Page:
ISO 9001, an international standard for Quality Management System (QMS) requirements were revised on Sept 2015. This widely implemented standard has close to 1.2 million certifications worldwide. ISO 9001 requirements first released in 1987 underwent major changes in 2000 and again in 2015. There are several new requirements added to the new revision. However, I will briefly discuss only the requirements that may be of interest to readers of this magazine.
Context of the Organization
The international standard requires the organization to determine external and internal issues that are relevant to its purpose and its strategic direction and that affect its ability to achieve the intended result(s) of its quality management system. Examples of external issues could be threats to information security, availability of key talents due to changes in Immigration policies. Internal issues examples could be alack of IT infrastructure to support strategic goals and objectives. Items like this are typically reviewed at the strategic planning process.
Interested Parties and Requirements
There is a requirement to identify all relevant interested parties to your management systems and their requirements. As an IT team, typically interested parties are organization’s customers, internal users (employees), subcontractors, Outsource service providers, organization’s shareholders (or owners), regulatory bodies, even your competition and opposing pressure groups like the lobby. All these interested parties have requirements. Organization’s customer and internal users require a secure and reliable IT system. Subcontractors and outsource providers require clearly defined statement of work, service level agreements and satisfaction of economic benefits. Shareholders and owners want to ensure return on their investment and increasing growth on market share and profits. Regulatory bodies require organizations to comply with regulations. Competition wants to leap ahead. By doing adequate market intelligence, your organization requires outpacing your competitions. Your policy management team should stay keeping themselves abreast of market policy changes like net neutrality and privacy policies to assess impact to your business. By getting your IT team brainstorm, identifying all relevant interested parties as applicable to your organization and their requirements, you will be able to develop a management system that is both customers focused and business value added.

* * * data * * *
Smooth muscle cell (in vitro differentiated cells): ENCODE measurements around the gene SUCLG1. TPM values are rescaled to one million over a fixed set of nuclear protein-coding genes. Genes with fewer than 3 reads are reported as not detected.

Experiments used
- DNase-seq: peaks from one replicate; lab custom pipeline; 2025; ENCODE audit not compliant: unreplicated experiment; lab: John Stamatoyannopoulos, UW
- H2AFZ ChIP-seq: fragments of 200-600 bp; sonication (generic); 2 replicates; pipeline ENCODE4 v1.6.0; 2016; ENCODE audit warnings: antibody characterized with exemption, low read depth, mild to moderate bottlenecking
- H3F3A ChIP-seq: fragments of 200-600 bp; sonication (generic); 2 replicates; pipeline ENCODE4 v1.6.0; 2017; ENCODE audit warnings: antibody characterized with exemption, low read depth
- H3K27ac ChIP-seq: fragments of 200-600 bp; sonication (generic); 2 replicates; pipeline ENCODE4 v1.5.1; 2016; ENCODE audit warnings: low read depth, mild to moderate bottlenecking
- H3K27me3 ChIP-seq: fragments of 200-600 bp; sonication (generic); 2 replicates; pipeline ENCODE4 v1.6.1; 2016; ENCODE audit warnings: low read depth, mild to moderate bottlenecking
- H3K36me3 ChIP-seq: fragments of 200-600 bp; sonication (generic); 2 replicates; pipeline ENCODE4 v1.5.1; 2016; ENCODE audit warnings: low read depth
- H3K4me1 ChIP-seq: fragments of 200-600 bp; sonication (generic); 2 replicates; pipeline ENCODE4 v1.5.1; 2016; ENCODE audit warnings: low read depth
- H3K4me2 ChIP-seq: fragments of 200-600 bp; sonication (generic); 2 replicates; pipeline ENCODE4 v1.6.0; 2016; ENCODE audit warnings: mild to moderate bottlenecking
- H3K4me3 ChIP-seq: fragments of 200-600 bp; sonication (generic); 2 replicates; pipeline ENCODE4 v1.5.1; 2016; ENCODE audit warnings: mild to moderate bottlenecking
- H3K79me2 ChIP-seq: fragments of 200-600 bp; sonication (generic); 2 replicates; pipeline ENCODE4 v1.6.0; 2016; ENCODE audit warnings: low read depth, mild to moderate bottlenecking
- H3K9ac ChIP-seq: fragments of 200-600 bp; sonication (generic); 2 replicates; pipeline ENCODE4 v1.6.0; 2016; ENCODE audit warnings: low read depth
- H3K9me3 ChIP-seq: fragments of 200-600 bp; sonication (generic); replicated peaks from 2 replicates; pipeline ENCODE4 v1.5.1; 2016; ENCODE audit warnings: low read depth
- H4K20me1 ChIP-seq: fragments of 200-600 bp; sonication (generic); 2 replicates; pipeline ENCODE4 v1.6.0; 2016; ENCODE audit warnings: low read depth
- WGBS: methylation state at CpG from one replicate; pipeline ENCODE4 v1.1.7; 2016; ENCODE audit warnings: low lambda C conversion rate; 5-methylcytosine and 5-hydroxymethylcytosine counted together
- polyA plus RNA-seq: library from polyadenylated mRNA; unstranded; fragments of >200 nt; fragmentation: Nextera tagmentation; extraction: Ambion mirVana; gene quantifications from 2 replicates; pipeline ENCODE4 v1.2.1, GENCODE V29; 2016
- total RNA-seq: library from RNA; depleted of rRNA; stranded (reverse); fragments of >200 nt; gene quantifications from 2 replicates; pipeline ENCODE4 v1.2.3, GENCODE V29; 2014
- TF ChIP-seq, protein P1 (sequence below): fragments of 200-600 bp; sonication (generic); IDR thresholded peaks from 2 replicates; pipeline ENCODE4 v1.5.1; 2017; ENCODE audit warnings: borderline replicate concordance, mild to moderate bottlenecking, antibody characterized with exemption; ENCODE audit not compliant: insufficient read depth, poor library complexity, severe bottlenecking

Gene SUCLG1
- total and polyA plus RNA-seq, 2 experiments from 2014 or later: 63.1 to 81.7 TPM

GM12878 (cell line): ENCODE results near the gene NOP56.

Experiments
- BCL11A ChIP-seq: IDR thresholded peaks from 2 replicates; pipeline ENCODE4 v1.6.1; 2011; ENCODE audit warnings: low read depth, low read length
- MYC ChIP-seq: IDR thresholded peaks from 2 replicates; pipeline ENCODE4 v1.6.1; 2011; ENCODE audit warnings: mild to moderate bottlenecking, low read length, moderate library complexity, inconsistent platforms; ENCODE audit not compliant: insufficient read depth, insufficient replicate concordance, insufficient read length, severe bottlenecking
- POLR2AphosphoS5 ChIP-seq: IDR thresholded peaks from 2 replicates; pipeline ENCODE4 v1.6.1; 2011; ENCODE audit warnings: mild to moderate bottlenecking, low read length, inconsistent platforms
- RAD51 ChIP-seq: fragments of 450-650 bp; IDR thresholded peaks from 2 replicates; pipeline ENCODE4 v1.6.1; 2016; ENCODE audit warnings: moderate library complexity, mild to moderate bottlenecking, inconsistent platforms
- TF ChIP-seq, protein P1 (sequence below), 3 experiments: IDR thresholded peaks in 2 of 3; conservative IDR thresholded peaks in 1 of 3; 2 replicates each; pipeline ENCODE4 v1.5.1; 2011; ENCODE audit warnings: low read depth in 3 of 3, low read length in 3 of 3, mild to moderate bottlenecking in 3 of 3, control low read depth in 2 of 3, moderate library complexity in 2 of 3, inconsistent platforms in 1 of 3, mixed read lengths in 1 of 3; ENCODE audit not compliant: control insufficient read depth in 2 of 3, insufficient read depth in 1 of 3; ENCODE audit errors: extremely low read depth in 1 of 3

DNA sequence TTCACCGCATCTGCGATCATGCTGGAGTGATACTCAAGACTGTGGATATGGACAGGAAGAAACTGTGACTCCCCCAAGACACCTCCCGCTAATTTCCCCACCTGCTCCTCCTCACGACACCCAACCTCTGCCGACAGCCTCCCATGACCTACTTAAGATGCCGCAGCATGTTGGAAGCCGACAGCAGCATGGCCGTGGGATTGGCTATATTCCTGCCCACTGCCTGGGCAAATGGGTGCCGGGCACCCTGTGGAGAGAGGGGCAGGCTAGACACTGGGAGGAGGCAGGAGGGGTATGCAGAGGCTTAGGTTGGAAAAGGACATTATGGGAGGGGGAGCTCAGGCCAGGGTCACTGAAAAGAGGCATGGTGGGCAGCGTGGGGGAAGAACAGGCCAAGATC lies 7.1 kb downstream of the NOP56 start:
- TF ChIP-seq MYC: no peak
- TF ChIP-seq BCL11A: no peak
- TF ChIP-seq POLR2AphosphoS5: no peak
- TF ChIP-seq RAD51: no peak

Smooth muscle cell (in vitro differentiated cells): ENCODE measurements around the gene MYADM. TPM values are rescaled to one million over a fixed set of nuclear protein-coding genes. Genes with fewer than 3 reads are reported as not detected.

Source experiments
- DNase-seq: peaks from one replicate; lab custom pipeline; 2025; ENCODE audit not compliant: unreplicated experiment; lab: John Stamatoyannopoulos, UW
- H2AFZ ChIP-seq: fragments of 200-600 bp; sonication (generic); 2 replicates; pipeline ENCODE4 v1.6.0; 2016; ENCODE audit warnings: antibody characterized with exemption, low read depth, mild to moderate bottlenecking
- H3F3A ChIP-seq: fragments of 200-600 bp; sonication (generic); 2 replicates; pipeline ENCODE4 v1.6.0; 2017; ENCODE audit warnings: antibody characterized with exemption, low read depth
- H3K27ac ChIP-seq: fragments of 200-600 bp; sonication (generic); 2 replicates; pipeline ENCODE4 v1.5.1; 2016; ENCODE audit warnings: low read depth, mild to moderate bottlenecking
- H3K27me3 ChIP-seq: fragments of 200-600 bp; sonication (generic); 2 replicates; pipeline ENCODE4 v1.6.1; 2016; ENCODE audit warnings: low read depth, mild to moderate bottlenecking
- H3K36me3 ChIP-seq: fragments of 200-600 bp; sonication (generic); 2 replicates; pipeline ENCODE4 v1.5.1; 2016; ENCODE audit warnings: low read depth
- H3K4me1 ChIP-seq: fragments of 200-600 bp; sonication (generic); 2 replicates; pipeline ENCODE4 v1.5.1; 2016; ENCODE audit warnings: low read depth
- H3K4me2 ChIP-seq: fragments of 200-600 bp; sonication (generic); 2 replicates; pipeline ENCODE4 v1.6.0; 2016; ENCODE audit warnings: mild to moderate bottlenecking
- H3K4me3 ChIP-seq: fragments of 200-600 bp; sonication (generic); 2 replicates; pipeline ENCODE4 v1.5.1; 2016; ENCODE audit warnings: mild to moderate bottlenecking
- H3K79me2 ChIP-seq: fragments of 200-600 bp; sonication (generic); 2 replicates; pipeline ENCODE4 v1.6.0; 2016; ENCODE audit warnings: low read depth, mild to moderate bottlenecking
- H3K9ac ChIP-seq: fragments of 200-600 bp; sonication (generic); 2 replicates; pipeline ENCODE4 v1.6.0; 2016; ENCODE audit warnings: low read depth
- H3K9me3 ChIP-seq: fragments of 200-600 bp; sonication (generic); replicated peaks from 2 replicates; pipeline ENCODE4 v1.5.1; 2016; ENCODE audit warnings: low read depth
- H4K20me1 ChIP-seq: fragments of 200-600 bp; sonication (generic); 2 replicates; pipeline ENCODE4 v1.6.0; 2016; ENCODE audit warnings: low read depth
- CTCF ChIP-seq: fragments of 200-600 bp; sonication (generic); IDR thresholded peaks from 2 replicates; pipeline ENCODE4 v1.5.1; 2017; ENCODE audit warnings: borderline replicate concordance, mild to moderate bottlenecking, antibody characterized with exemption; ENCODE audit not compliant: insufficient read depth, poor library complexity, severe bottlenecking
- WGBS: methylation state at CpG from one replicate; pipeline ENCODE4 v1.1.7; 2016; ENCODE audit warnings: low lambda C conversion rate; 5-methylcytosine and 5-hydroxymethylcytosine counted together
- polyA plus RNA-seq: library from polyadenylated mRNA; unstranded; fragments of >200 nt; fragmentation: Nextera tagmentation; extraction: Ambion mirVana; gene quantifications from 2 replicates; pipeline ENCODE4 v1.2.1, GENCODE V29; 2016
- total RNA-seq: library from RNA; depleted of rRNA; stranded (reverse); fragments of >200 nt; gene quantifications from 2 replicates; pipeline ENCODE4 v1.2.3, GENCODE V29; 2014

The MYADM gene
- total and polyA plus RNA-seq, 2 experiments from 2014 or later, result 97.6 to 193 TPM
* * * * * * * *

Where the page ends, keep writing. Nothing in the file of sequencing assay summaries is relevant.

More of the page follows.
The standard also assigns responsibility for the management system to your top management for demonstrating leadership and commitment with respect to the quality management system. This is accomplished by ensuring that the resources needed for the quality management system are available to your staff. The resources include people, process, infrastructure, software, hardware, mobility, storage, work environment, etc. and everything that is required to make your organization’s system more effective.
"Organization’s customer and internal users require a secure and reliable IT system"
Risk Based Thinking
One of the key concepts added to the new version is “Risk Based Thinking.” Annex A.4 of ISO 9001 state that “One of the key purposes of a quality management system is to act as a preventive tool.” In order to prevent major issues, proactively anticipate issues, exploit new opportunities, your organization should periodically identify new risks, evaluate existing risks, and plan actions to address these risks and opportunities. Most mature organizations have an Enterprise Risk Management (ERM) process in place. However, from my experience, organizations do not consider IT related risks as high as a potential for a product recall or loss of market share. This is changing with the recent string of IT security compromises and losses to organizations due to a security vulnerability. I will be not surprised if IT Risk makes it to the top 5 ERM risks in any organization. Now to the opportunities, for IT as an organization opportunity exists in the development of Artificial Intelligence, big data analytics, and other new trends. By having these technologies and ideas input into your Strategic Planning process, your organization can get visibility into IT’s key role in organization’s success.